Vieri was once again the main striker in Italy's ill-fated Euro 2004 campaign. This time he did not fare so well, however, scoring no goals as Italy were eliminated in the first round. It was during this tournament that his now infamous "more of a man" press conference took place following Italy's 1–1 draw against Sweden, where he hit back at his critics in the Italian press by insulting them, and stated that he was "more of a man" than any of them, and accused them of publishing false news stories, after a rumour concerning a supposed quarrel between Vieri and his teammate Gianluigi Buffon had been leaked in the press. It is worth noting that Euro 2004 occurred at a particularly painful period of Vieri's life, when he was being spied upon by his own club Inter and Telecom Italia at the request of club owner Massimo Moratti. In September 2012, Inter and Telecom Italia were ordered by a Milan court to pay Vieri damages amounting to €1 million for this case of phone tapping.
More disappointment occurred when he missed the 2006 World Cup after suffering a knee meniscus injury in a Ligue 1 match with Monaco against Paris Saint-Germain on 26 March 2006. Although Vieri would not necessarily have been a starter for Marcelo Lippi's side, Lippi admitted that he would have picked him had he been fit, and even encouraged him to move to France in order to gain more playing time ahead of the tournament. He played in three tournaments, but failed to win a medal in each of them, missing out on the Euro 2000 runners-up medal and the 2006 World Cup winners medal due to injury. His final appearance for Italy had come against Moldova, the team against which he had also made his debut, on 12 October 2005, under Lippi; he marked the occasion by scoring his final international goal in the 2–1 home win.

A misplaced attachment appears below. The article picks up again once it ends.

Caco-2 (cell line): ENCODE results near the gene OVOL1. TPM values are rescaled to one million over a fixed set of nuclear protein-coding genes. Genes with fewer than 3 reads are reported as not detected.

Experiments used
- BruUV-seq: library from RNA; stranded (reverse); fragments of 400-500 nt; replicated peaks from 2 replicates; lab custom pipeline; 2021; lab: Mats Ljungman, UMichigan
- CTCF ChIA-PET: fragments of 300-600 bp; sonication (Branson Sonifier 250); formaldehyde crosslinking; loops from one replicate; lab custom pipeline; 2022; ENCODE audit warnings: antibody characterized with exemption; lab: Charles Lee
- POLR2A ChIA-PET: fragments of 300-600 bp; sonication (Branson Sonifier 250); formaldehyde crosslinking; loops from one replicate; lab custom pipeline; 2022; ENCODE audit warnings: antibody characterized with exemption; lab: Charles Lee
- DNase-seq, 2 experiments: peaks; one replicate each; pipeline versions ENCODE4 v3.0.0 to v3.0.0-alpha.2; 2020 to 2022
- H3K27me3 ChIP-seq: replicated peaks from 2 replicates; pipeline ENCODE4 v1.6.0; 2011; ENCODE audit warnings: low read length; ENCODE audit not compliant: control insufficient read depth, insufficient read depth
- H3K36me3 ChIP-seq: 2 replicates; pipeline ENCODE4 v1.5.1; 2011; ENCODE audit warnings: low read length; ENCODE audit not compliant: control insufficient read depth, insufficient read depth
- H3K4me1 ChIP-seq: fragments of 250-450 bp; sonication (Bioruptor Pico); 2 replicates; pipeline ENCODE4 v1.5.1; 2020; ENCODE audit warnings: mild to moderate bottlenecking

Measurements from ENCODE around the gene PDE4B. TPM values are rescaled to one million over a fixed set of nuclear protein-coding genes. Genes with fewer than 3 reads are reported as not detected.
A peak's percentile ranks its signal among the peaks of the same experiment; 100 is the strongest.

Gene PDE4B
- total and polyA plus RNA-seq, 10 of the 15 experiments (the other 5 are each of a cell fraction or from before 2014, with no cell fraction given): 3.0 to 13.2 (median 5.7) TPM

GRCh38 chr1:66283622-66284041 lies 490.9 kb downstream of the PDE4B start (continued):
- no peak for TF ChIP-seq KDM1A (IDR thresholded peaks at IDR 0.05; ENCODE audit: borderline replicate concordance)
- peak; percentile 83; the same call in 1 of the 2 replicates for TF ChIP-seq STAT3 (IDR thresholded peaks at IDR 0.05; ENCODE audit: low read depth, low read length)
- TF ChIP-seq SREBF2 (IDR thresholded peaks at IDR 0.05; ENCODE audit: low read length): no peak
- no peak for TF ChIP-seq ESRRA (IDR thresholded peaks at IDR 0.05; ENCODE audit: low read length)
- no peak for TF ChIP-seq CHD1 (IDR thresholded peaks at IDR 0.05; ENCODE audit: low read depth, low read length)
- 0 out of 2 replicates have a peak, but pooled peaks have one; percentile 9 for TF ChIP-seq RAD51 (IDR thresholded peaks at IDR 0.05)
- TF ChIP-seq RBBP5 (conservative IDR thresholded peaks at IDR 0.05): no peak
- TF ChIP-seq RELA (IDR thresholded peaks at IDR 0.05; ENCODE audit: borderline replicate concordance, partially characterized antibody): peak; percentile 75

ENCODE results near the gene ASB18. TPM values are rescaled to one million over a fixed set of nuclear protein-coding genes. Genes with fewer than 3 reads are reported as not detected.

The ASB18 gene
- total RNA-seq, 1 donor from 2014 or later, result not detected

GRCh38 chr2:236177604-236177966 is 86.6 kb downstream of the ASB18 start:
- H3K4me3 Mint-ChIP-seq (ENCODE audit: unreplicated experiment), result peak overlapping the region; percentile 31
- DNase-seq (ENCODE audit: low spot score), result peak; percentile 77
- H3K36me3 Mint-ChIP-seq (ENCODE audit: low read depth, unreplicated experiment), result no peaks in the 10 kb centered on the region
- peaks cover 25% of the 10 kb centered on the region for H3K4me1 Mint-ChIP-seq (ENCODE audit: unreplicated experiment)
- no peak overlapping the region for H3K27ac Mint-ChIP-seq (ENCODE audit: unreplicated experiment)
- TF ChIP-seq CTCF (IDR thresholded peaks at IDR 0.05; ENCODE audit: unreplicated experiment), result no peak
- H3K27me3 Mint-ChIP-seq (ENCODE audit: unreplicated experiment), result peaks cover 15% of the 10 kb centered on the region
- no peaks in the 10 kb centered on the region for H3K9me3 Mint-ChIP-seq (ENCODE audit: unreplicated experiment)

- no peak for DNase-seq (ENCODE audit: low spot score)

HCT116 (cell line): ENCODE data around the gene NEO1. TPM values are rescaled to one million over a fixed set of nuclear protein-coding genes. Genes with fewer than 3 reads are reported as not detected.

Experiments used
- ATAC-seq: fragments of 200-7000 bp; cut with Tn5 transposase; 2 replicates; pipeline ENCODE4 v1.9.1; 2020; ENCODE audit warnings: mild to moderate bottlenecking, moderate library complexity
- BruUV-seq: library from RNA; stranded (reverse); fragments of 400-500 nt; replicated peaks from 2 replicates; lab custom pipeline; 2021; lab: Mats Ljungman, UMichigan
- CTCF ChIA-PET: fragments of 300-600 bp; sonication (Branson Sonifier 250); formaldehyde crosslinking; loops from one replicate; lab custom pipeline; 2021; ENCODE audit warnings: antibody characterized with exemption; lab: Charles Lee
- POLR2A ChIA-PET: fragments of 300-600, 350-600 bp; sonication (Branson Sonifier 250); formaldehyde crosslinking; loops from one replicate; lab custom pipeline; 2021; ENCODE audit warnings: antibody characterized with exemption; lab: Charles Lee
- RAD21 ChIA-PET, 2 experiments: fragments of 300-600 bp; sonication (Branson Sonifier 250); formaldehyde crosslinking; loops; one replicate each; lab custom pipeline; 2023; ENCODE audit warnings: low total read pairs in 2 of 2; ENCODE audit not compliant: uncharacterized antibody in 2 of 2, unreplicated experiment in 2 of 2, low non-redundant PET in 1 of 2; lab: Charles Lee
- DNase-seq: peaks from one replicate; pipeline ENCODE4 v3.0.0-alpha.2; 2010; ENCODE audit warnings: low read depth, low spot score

Style of play
Vieri was a complete, quick, prolific and opportunistic striker, with a keen eye for goal. Due to his notable goal-scoring prowess, Vieri is regarded by pundits as one of the greatest Italian strikers of all time and one of the top strikers of his generation. In his prime, his unique and direct offensive style of play, which blended power with pace and a solid technique, led him to be compared to Luigi Riva and Roberto Boninsegna, as well as earning him the nickname of "Il Toro" ("The Bull"). Despite his goalscoring ability, he was also injury prone throughout his career, however, which greatly affected his pace, fitness and mobility in later years. Vieri was predominantly left-footed, although he was capable of scoring with both feet, as well as with his head, and from volleys. He has often been described as a large, old fashioned centre forward, due to his powerful physical presence and outstanding aerial ability; he is the all-time top scorer of headed goals in Italian league history. Despite being primarily a goal-scoring striker, he was also capable of providing assists to teammates, which was aided by his ability to use his strength to hold up the ball and play with his back to goal in order to participate in the build-up of attacking plays. Although he was primarily a goal-area threat, Vieri had an accurate and powerful shot from distance as well as inside the area; he was also an accurate penalty taker.